9. Hardy (Courageous and Daring): This Pokémon should be more prone to give everything it’s got and not be afraid of anything. It might also be likely to run towards incoming attacks to use those attacks to its advantage somehow, so it might be a bit less likely to dodge. It is probable that this kind of Pokémon will take charge in a tricky situation and show no fear. The actions it takes may work wonderfully or fail miserably due to its risk-taking. It doesn’t have preference when using its level up moves or added moves.

    10. Hasty (Impatient): This Pokémon prefers straightforward battling and will tend to act on its own if the Trainer commands more than one non-damaging move. It prefers to attack head-on rather than from the distance, and it’s very vengeful on anyone who either hurt it or delayed it. It’ll fall blindly for any Taunts but will ignore completely any Encore on a non-damaging move. This Pokémon does require to be praised by the Trainer for a job well done. It prefers to use level up moves and BMs. It has nothing against added moves, but having it do a level up move instead of an added one is a plausible penalty if one is needed.

    11. Impish (Mischievous): This Pokémon will get bored and ignore the Trainer if the commands tend to be too straightforward. This Pokémon likes to do really complex combos and loves doing tricky moves. It easily masters non-damaging moves other than Attract, Captivate, Encore, and Charm, and it won't give its all when doing damaging moves unless it feels that it’s about to give the last blow. It loves the idea of placing the target in an embarrassing scenario. This member should get a good bonus for placing traps or making pranks; suggesting these to the Pokémon should also make it snap out of Taunt and Encore if well thought-out. It doesn’t have preference when using its level up moves or added moves but prefers non-damaging moves over damaging ones.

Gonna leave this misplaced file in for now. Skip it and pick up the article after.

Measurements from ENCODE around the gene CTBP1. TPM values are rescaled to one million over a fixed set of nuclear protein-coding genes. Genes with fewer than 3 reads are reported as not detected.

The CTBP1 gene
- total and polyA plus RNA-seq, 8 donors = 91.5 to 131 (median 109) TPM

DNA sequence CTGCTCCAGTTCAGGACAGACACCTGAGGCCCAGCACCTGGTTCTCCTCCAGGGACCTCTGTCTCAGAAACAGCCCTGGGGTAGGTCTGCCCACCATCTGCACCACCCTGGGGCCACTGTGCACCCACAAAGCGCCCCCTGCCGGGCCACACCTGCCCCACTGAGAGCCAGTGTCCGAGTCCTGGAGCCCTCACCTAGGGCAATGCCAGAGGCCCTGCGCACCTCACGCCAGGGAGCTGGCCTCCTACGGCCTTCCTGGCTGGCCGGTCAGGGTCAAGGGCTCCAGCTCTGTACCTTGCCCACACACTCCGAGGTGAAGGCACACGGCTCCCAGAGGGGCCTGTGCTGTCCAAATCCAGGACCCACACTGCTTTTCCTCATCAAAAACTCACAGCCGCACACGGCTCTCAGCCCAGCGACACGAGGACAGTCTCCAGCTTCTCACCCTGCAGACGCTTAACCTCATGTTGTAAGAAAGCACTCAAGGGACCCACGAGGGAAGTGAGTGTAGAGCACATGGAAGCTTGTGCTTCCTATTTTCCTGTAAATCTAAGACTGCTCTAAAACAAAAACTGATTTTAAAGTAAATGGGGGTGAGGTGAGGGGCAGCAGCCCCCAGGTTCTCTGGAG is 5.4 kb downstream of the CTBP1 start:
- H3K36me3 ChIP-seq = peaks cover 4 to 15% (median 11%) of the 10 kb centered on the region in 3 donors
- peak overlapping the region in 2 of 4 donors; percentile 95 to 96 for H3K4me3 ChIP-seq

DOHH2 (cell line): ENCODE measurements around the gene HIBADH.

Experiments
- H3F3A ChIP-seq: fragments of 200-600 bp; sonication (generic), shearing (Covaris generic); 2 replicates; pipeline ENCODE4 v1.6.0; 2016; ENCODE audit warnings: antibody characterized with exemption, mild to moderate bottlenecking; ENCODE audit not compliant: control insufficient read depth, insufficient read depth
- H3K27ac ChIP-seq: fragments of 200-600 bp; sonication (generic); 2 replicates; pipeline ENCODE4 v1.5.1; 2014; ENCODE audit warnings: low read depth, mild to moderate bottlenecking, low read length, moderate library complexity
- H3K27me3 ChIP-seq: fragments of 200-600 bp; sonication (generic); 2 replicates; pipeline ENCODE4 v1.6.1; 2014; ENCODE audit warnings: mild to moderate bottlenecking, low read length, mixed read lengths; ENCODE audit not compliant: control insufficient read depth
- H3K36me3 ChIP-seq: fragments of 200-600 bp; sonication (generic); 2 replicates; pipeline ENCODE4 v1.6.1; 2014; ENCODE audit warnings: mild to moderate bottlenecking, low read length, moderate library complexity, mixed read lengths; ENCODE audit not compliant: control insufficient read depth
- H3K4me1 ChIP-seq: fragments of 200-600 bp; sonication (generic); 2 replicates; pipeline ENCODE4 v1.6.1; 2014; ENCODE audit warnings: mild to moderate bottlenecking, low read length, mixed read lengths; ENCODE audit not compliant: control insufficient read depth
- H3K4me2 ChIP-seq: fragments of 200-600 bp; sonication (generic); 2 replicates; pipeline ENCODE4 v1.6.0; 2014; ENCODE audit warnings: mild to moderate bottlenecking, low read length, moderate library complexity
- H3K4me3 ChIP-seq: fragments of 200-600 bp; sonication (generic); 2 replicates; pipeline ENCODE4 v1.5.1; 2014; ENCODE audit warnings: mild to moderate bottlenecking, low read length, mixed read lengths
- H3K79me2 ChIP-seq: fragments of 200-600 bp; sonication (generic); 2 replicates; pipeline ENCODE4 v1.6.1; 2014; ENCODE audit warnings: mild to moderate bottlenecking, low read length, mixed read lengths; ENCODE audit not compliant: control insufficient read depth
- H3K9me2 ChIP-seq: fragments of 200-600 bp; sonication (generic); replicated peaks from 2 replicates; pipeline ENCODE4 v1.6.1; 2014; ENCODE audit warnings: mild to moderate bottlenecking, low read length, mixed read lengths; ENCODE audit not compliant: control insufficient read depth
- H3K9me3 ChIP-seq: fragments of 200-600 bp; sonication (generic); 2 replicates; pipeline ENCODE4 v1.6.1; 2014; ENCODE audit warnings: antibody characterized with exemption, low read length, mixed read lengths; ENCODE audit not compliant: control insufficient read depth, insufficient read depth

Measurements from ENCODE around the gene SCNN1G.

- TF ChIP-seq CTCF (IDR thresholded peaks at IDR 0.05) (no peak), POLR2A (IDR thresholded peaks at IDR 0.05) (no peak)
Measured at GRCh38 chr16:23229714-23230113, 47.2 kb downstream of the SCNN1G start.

12. Jolly (Happy and High Spirited): This Pokémon is very optimistic and seems to enjoy almost everything. It believes in itself and in others, so it’s a perfect team player. It is a master of charming moves (Attract, Captivate, Charm, Tickle, etc), and it’s hard to bring this Pokémon’s spirit down. However, this Pokémon might be really sensitive to what its own Trainer has to say. It doesn’t require cheering, but cheering for it wouldn’t hurt either. This Pokémon is likely to make friends with the wild Pokémon, even while in battle, so asking it to hurt a wild Pokemon too much might cause it to hesitate. This Pokémon tends to be very aware of others’ capabilities so it’s very unlikely for it to KO a wild Pokémon. It doesn’t have preference when using its level up moves or added moves.

    13. Lax (Lazy, Doesn't feel anxiety or worry): This Pokémon isn't good for making combos. It'll probably just do the first attack it’s told if it thinks the combo is too complex for it. It'll be very unlikely to fall for Encore, Taunt, Follow Me, Covet, Captivate, Attract and moves of that sort. Sleep moves will work well on this Pokémon. It won't give its best all the time as it's not that motivated. It'll respond better if the Trainer offers a reward for a job well done. Be warned, this Pokémon is completely vengeful about having its rest and relaxation be disturbed. It'll act viciously to whatever or whoever is responsible for disturbing it. It really hates to use added moves except for BMs.